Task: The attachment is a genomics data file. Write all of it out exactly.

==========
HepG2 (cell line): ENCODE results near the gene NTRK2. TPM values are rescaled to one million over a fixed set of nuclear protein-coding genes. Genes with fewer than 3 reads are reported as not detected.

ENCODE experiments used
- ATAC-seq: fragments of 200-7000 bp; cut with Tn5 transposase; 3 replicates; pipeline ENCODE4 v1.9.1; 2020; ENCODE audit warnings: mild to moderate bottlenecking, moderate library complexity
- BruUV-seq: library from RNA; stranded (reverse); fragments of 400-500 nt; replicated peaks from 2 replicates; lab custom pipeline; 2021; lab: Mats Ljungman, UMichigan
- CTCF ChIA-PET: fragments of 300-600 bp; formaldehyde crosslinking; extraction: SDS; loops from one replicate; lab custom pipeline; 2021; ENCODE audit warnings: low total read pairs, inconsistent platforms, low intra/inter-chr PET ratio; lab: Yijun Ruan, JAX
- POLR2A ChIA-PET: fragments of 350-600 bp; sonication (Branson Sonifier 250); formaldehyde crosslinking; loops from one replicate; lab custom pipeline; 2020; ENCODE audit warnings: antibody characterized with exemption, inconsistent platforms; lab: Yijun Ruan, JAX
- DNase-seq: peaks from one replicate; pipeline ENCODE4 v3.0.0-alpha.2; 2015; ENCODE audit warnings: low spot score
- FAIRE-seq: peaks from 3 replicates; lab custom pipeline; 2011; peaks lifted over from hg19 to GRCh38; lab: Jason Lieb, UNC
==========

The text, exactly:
HepG2 (cell line): ENCODE results near the gene NTRK2. TPM values are rescaled to one million over a fixed set of nuclear protein-coding genes. Genes with fewer than 3 reads are reported as not detected.

ENCODE experiments used
- ATAC-seq: fragments of 200-7000 bp; cut with Tn5 transposase; 3 replicates; pipeline ENCODE4 v1.9.1; 2020; ENCODE audit warnings: mild to moderate bottlenecking, moderate library complexity
- BruUV-seq: library from RNA; stranded (reverse); fragments of 400-500 nt; replicated peaks from 2 replicates; lab custom pipeline; 2021; lab: Mats Ljungman, UMichigan
- CTCF ChIA-PET: fragments of 300-600 bp; formaldehyde crosslinking; extraction: SDS; loops from one replicate; lab custom pipeline; 2021; ENCODE audit warnings: low total read pairs, inconsistent platforms, low intra/inter-chr PET ratio; lab: Yijun Ruan, JAX
- POLR2A ChIA-PET: fragments of 350-600 bp; sonication (Branson Sonifier 250); formaldehyde crosslinking; loops from one replicate; lab custom pipeline; 2020; ENCODE audit warnings: antibody characterized with exemption, inconsistent platforms; lab: Yijun Ruan, JAX
- DNase-seq: peaks from one replicate; pipeline ENCODE4 v3.0.0-alpha.2; 2015; ENCODE audit warnings: low spot score
- FAIRE-seq: peaks from 3 replicates; lab custom pipeline; 2011; peaks lifted over from hg19 to GRCh38; lab: Jason Lieb, UNC